As a small Rep holder, why participate?

When dxDAO launched I thought it was cool idea and participated in the initial distribution plan, acquiring a little over 300 Reputation. I voted on a few early proposals but quickly realized there wasn’t much point. For one, it took a fair amount of time to educate myself on the proposals in order to vote intelligently. It also cost me money to pay the gas for my votes. Since the top few REP holders can dominate any vote, it became clear that the dao didn’t actually value my participation. Sure, I earned a little REP for the effort, but as it has no market value and no other entitlement one can’t even cover one’s gas costs with it, not to mention the time investment.

Given the above, its more than a little disingenuous to state that REP holders are a “sovereign collective” and have a “right and implicit duty to govern and direct the collective.” Almost no one’s dao participation matters in any real sense, and this is reiterated by the fact that the dao provides no monetary value to holding REP and disallows a market therein, while ironically expecting its members to donate their labor and attention to its governance. The dao, therefore, is an oligarchy with a vast base of disenfranchised “owners” with no effective rights or privileges.

(By the way, it’s pretty lame that the top 30 holders have no name, description, or social verification in Alchemy. These addresses hold over 75% of the REP.)

No amount of my efforts will ever garner me enough REP to matter in the decision making process. And the structure of the institution insures that I and others like me will not incur any tangible benefit from being a minority ownership voice. The implicit idea that keeping REP valueless means that large REP holders are not motivated by monetary gain is rather naive.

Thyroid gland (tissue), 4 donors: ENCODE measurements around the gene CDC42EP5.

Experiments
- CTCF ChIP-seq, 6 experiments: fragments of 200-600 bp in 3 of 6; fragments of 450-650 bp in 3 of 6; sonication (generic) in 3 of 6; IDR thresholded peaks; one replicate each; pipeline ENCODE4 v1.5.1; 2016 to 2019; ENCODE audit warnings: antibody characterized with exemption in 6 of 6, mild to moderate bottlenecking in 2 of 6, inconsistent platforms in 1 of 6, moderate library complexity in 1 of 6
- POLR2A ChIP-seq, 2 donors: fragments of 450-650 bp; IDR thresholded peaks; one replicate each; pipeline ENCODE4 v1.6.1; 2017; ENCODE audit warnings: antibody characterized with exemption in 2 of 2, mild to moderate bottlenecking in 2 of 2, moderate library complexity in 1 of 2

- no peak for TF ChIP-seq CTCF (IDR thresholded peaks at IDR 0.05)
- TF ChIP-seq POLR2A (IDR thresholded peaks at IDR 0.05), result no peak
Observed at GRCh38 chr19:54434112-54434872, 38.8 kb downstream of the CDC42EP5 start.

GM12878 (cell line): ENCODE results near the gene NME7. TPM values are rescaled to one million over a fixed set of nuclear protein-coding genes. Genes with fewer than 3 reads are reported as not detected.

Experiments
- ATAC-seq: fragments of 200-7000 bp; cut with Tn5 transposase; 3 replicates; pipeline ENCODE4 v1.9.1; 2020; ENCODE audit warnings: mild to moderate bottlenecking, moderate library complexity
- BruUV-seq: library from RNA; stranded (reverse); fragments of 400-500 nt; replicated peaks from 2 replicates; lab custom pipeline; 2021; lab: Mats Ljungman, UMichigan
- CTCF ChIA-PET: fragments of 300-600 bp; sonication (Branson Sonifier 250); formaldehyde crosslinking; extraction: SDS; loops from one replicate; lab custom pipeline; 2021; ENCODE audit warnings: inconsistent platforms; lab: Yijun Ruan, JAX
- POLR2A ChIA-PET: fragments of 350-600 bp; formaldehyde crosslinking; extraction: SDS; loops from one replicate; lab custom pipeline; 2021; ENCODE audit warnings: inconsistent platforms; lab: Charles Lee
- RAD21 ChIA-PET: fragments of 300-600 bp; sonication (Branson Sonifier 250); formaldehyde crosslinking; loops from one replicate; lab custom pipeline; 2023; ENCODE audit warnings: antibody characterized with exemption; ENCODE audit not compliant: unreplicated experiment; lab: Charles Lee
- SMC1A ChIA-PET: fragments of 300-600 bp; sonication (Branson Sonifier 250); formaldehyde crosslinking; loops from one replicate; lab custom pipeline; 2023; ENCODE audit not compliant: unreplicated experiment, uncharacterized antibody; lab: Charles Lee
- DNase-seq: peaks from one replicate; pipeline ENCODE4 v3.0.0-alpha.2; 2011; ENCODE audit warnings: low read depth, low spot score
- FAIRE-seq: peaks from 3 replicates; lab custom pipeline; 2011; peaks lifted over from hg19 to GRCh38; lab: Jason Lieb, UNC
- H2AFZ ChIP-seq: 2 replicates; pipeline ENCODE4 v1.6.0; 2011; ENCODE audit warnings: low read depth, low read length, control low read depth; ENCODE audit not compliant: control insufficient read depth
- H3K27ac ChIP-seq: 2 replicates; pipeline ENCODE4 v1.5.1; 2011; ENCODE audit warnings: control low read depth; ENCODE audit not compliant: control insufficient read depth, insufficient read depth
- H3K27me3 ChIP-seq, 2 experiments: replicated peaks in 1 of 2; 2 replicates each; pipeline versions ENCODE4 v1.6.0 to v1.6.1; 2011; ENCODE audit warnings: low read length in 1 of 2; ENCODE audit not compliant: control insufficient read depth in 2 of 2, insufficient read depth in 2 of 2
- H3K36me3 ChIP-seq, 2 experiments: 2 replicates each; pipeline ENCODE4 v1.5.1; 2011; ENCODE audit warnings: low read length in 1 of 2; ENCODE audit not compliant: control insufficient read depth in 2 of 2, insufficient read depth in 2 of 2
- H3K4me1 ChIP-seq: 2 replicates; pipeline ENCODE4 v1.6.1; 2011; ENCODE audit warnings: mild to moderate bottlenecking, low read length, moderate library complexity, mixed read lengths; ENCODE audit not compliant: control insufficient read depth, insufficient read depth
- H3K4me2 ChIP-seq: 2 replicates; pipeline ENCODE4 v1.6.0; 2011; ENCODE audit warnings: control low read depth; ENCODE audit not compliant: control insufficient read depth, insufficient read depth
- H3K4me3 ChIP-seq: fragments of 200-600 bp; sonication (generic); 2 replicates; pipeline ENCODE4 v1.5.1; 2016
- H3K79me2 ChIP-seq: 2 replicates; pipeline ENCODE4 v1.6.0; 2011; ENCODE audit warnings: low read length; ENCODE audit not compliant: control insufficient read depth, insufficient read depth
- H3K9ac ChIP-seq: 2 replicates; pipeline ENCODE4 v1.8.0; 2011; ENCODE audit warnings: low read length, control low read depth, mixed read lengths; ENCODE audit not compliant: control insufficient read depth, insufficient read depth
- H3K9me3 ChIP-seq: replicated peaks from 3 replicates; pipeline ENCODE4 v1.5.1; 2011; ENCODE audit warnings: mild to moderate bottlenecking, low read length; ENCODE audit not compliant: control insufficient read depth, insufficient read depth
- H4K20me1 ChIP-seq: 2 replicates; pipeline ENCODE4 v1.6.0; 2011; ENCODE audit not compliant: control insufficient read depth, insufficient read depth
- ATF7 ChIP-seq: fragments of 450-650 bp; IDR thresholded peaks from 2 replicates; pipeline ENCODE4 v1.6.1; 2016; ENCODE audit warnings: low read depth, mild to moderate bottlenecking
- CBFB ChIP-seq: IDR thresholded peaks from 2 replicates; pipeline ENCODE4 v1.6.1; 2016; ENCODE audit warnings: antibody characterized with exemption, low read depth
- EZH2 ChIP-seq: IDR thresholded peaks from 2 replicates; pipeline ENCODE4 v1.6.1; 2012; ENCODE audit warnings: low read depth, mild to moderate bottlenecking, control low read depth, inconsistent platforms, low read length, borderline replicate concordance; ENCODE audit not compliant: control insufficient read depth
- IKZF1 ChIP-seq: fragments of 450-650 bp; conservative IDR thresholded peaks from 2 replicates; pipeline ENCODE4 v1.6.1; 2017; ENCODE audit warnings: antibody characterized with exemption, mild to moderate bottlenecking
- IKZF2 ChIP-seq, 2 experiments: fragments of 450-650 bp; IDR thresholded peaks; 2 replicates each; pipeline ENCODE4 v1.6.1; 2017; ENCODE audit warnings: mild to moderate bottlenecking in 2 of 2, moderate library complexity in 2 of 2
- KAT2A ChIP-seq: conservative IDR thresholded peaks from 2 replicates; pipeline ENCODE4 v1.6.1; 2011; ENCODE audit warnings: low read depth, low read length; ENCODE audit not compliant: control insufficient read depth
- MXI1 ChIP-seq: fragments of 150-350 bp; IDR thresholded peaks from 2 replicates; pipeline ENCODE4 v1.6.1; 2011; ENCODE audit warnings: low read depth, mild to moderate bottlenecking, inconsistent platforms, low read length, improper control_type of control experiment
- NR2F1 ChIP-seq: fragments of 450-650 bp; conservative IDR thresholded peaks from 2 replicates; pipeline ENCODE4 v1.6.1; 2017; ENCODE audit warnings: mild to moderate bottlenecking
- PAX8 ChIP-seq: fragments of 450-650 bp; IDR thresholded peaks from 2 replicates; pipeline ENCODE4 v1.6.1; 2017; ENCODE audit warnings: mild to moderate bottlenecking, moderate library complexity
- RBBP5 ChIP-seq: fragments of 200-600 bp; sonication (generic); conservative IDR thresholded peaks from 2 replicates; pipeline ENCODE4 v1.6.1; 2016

If the dxDAO wants this governance experiment to become more than decentralization theatre, then I humbly propose that it consider some of the following changes:

  1. At the very least, remove gas costs for voting. (eg. reimbursement of gas costs or some L2 solution.) This merely removes the biggest disincentive to participation, but does nothing to incentivize it.

  2. A claim to some revenue for active participation. eg. share of revenue from DAO-owned DXD, burn REP to receive pro-rata share of the DAO’s DXD.

  3. A permissionless way to acquire REP. eg. make it transferable, mint new REP by depositing DXD into the DAO. There has to be a credible way to challenge the dominance of the oligarchy.

(FWIW, I was motivated to write this after reading some comments on this thread.)



Perhaps we can put in place a tighter distribution of REP.
For me a difference of 1 to 7 would be respectable, so everyone’s voice would be heard.

A vote on an L2 solution even a simple state channel, and then do something like UMA and consider any vote as accepted unless someone opposes it.
But that would require a big rework of DAOstack :confused:

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Gasless voting is actually being worked on by developers working for DXdao in cooperation with DAOstack. If you care to join the conversation on this, the appropriate venues are the #development channel on keybase or the weekly open dev call that happens at 15:00 UTC every Tuesday.

I completely agree with this. REP holders should get rewarded for the hard work of governance. Since Mesa and Omen are only a few weeks or few months old, and DXdao has yet to claim revenue, I think what would be appropriate at this juncture would be to outline a plan of how much revenue should go towards rewarding active REP holders, and maybe even inactive ones to some extent.

I am not in favor of making REP transferable. I think it’s a healthy dichotomy that REP is earned and DXD is bought. However, I do think it’s important that the collective faces the oligarchy criticism head on. As I cited in the linked post, the top 9 addresses currently have > 50% of the voting power. On the flip side of this, I think it’s also important to acknowledge that building a viable, well-functioning, decentralized community is hard and there’s no quick fix. I for one believe that the DXdao community is genuine in its efforts to become more decentralized. And if you are a person who is respectful of others and willing and able to contribute to the effort, then there are ways to earn REP and a larger stake in the governance of DXdao. And hopefully soon there will be a free way to participate in voting as a REP holder.